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In North Carolina, while I believe public-sector unions are not technically illegal, it is illegal for them to either strike or collectively bargain with any branch of the state government or its constituent local governments. This means that public sector unions are more or less de facto banned in the state. I understand the law is similar in South Carolina. Virginia also had a similar law prior to 2021, but it was since repealed.

Sources:
Freshmen state legislators want to overturn law that has held back unions for 60 years
Article 12: Units of Government and Labor Unions, Trade Unions, and Labor Organizations, and Public Employee Strikes.

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    Interestingly it looks like the union ban did help North Carolina's budget as their pensions are funded at 96% while it didn't help South Carolina where pensions are only funded to 63%. Seems like a public union ban alone wouldn't resolve the issue. Nov 18 '21 at 21:11
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    What exactly are the North Carolina public sector unions permitted to do then? Nov 19 '21 at 21:12
  • @user2617804 An excellent question. As in the days before unions were even legal, or had been institutionalized in any way, they are able to organize outside the context of the legal framework of formal strikes and negotiated contracts. For example, rather than repeated strikes, they may hold repeated "sick-outs" (everyone calls in "sick" at the same time, halting work) until the city/county/state passes a wage increase.
    – Anomaly
    Nov 29 '21 at 18:11
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Historically, this was in fact exactly the situation in France between 1884 (loi Waldeck-Rousseau, which made trade unions legal again) and 1946 (when it beame legal for low-level civil servants to form a union). Since then, union rights for public sector employees have been strengthened (it's anchored in the most recent constitution and in international law and the law now provides for specific resources to make that righ effective) but California would therefore not be the “first” jurisdiction to make that kind of distinction.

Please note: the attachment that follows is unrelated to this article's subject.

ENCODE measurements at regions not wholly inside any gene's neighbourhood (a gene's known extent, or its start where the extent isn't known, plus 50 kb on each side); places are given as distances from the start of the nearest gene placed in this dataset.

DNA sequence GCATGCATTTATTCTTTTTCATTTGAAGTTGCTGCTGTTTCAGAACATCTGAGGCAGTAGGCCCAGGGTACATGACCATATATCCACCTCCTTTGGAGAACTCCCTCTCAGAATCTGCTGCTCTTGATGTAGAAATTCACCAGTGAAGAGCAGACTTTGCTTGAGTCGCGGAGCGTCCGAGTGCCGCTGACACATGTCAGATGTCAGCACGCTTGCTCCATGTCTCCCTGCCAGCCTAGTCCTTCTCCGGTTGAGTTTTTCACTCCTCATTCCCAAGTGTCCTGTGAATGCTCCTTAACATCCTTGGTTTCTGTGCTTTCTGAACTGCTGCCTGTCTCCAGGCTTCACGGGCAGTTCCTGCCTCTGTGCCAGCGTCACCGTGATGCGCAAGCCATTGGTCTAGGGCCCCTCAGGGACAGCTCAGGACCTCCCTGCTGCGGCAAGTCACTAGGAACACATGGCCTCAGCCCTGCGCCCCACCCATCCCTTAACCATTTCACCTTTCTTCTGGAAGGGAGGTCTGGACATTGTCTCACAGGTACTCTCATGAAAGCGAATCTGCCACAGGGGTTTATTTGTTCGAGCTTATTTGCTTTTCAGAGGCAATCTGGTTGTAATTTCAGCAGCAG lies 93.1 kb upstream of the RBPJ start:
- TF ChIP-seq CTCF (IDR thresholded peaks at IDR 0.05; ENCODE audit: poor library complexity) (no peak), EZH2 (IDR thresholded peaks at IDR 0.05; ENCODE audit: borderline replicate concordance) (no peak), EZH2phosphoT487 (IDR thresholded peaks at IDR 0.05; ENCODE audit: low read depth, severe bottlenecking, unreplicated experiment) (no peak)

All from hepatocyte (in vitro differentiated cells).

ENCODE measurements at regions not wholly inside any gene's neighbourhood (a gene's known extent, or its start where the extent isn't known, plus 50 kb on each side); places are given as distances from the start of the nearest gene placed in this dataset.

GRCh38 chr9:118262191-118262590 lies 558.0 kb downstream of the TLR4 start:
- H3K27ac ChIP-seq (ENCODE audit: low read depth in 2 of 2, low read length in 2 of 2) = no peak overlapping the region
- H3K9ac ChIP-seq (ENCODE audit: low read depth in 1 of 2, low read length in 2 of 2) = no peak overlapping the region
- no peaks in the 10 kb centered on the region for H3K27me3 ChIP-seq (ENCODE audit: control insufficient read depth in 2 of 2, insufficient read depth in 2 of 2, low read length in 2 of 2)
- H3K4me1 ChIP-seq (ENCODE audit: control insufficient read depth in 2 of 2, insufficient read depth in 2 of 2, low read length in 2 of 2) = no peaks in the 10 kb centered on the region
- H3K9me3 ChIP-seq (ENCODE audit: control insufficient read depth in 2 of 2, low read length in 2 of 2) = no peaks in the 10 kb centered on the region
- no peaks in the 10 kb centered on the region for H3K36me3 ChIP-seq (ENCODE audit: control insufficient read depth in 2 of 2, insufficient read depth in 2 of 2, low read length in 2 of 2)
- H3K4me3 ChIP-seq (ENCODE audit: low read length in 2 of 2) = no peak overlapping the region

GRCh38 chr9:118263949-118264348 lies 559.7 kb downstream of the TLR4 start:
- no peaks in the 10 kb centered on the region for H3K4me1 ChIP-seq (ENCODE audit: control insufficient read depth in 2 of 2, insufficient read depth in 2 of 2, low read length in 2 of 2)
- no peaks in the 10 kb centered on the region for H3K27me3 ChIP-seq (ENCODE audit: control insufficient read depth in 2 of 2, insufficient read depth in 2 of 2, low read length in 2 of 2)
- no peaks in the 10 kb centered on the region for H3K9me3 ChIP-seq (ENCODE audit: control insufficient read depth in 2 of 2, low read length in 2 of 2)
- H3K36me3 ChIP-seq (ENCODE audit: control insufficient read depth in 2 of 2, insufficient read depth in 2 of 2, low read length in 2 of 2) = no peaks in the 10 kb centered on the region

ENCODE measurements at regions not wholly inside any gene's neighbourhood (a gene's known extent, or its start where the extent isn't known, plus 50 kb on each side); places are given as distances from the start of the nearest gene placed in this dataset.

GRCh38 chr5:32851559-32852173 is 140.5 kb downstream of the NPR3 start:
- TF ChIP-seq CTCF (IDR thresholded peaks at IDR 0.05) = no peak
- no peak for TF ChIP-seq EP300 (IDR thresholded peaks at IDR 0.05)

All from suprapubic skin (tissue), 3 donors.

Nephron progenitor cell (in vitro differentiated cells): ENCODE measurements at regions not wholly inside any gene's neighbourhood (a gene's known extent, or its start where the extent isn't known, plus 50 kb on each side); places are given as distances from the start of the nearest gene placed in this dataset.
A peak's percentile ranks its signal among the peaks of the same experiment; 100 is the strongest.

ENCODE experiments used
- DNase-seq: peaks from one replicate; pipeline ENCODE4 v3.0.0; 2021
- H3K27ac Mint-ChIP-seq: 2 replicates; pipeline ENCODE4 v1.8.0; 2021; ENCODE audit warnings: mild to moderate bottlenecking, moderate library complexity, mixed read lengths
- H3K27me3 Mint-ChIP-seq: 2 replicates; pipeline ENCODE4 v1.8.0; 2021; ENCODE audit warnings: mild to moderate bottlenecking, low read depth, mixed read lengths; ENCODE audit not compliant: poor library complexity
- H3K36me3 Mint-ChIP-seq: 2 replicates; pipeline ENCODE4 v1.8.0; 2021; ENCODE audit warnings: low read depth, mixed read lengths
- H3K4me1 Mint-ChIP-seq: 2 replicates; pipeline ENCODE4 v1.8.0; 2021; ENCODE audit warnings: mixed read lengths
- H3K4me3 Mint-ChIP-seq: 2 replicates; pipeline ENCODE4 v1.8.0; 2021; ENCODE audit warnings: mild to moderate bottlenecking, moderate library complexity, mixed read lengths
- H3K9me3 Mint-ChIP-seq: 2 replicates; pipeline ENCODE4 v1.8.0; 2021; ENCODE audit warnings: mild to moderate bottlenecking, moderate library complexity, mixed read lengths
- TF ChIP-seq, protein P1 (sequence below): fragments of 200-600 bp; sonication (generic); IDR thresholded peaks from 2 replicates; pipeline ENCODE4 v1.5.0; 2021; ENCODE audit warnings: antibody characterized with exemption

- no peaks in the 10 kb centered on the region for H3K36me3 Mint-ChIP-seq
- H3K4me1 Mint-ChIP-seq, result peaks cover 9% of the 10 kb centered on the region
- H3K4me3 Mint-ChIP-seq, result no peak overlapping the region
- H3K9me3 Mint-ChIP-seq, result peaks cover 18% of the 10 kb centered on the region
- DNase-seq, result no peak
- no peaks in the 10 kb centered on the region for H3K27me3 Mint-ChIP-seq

Note that, perhaps against some clichés, France has a rather low unionization rate (one of the lowest in the OECD, similar to the US), whether in the public or in the private sector.

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    "Public sector employees tend to be more unionised than those in the private sector, with 19,1% in the public sector belonging to a union compared to 8,4% of their private counterparts" compared to 34.8% and 6.3% respectively, in the U.S. thelocal.fr/20190920/… But French unions (especially in the public sector) have more power than comparable U.S. unions do. The overall rate is France is 11% which is about the same as the U.S.
    – ohwilleke
    Nov 18 '21 at 23:23
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    @JonathanReez As noted, public sector unions often can't strike in governmental functions where French ones can. Lots of conduct that is sometimes tolerated from French unions (like kidnapping a private sector CEO) would be harshly put down in the U.S. The details would take a law review article to spell out in detail. Dems used to be mostly private sector union based, the public sector union support has flowed from the overall decline in private sector and rise in public sector unionization in the last few decades.
    – ohwilleke
    Nov 19 '21 at 20:15
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    @ohwilleke In most cases, it's the local management or the director of a facility belonging to a larger concern who is being “detained”, rarely the CEO and I have never heard of anyone being kidnapped (in the sense of being transported somewhere they weren't already). At the end of the day, the actual sentence is often very light or nonexistent but such “detention” is still illegal and prosecuted. Perpatrors are sometimes (but not exclusively or mainly) union members or leaders but it's not exactly something the union as such unambiguously condones.
    – Relaxed
    Nov 19 '21 at 22:53
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    French unions also cannot strike, that makes no sense. Individuals can go on strike (or not, depending on their status, e.g. military). No need to be a member of a union. Unions can organise or push for a strike obviously but it's also a decision that is taken outside of the union and its success depends on the unions' ability to convince non-union members. As I said, membership is typically low and on top of that, much more divided that nearly everywhere else, it's not unusual to have 4 or 5 different unions for a given business.
    – Relaxed
    Nov 19 '21 at 22:58
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    It's a mistake to think labor conflicts or spectacular actions like mass protests or detention (which are real) reflect the strength of the French union movement or a positive attitude of the French state towards unions. The exact opposite is true.
    – Relaxed
    Nov 19 '21 at 23:07